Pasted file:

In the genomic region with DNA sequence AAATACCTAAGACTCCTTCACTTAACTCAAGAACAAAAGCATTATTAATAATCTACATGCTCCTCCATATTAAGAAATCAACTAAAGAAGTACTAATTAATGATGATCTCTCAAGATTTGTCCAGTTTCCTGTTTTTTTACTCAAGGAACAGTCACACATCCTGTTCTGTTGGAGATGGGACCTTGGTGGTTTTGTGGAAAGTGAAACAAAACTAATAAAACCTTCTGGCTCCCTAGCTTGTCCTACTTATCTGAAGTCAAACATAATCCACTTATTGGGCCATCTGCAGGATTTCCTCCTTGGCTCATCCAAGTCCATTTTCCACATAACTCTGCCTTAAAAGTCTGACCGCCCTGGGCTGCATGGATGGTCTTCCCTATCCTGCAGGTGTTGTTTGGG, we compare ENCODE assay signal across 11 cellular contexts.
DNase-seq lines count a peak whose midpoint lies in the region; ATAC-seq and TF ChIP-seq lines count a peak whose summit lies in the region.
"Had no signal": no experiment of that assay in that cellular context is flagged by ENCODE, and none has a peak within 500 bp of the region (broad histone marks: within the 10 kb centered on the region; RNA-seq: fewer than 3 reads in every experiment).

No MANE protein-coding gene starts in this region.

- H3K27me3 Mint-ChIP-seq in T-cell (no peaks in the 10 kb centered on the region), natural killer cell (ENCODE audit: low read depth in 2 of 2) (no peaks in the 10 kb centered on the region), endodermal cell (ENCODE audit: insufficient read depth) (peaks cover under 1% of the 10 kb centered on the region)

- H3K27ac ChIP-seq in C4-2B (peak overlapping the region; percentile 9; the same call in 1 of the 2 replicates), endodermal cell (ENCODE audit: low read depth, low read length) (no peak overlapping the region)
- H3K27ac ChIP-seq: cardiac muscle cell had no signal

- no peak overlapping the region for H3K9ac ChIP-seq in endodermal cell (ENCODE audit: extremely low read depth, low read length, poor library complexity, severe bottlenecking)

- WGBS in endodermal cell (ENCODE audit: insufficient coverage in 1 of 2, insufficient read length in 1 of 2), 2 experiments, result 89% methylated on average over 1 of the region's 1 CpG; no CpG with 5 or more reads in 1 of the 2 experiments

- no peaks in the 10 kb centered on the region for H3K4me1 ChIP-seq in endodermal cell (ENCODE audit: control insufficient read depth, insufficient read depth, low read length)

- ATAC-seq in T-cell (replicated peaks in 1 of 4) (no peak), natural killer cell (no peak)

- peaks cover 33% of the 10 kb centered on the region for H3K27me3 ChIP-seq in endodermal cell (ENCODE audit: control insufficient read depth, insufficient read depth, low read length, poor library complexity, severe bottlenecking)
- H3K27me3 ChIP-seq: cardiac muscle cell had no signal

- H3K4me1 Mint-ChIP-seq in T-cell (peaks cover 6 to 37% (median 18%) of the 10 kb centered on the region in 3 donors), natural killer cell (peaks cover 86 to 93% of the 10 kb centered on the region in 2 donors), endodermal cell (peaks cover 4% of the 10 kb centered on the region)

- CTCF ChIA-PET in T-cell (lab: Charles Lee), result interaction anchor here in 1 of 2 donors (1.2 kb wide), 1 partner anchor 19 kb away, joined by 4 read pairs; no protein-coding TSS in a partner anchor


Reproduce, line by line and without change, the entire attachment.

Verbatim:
In the genomic region with DNA sequence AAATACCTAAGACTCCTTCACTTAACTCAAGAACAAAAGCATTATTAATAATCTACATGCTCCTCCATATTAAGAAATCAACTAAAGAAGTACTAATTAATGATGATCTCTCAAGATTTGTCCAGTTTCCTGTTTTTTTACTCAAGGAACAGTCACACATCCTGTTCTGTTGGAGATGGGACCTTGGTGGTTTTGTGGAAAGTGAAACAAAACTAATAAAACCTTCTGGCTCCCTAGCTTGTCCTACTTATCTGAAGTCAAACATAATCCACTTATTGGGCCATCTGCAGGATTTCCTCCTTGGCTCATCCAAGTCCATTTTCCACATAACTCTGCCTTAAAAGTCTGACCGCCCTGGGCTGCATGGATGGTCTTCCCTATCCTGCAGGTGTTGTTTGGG, we compare ENCODE assay signal across 11 cellular contexts.
DNase-seq lines count a peak whose midpoint lies in the region; ATAC-seq and TF ChIP-seq lines count a peak whose summit lies in the region.
"Had no signal": no experiment of that assay in that cellular context is flagged by ENCODE, and none has a peak within 500 bp of the region (broad histone marks: within the 10 kb centered on the region; RNA-seq: fewer than 3 reads in every experiment).

No MANE protein-coding gene starts in this region.

- H3K27me3 Mint-ChIP-seq in T-cell (no peaks in the 10 kb centered on the region), natural killer cell (ENCODE audit: low read depth in 2 of 2) (no peaks in the 10 kb centered on the region), endodermal cell (ENCODE audit: insufficient read depth) (peaks cover under 1% of the 10 kb centered on the region)

- H3K27ac ChIP-seq in C4-2B (peak overlapping the region; percentile 9; the same call in 1 of the 2 replicates), endodermal cell (ENCODE audit: low read depth, low read length) (no peak overlapping the region)
- H3K27ac ChIP-seq: cardiac muscle cell had no signal

- no peak overlapping the region for H3K9ac ChIP-seq in endodermal cell (ENCODE audit: extremely low read depth, low read length, poor library complexity, severe bottlenecking)

- WGBS in endodermal cell (ENCODE audit: insufficient coverage in 1 of 2, insufficient read length in 1 of 2), 2 experiments, result 89% methylated on average over 1 of the region's 1 CpG; no CpG with 5 or more reads in 1 of the 2 experiments

- no peaks in the 10 kb centered on the region for H3K4me1 ChIP-seq in endodermal cell (ENCODE audit: control insufficient read depth, insufficient read depth, low read length)

- ATAC-seq in T-cell (replicated peaks in 1 of 4) (no peak), natural killer cell (no peak)

- peaks cover 33% of the 10 kb centered on the region for H3K27me3 ChIP-seq in endodermal cell (ENCODE audit: control insufficient read depth, insufficient read depth, low read length, poor library complexity, severe bottlenecking)
- H3K27me3 ChIP-seq: cardiac muscle cell had no signal

- H3K4me1 Mint-ChIP-seq in T-cell (peaks cover 6 to 37% (median 18%) of the 10 kb centered on the region in 3 donors), natural killer cell (peaks cover 86 to 93% of the 10 kb centered on the region in 2 donors), endodermal cell (peaks cover 4% of the 10 kb centered on the region)

- CTCF ChIA-PET in T-cell (lab: Charles Lee), result interaction anchor here in 1 of 2 donors (1.2 kb wide), 1 partner anchor 19 kb away, joined by 4 read pairs; no protein-coding TSS in a partner anchor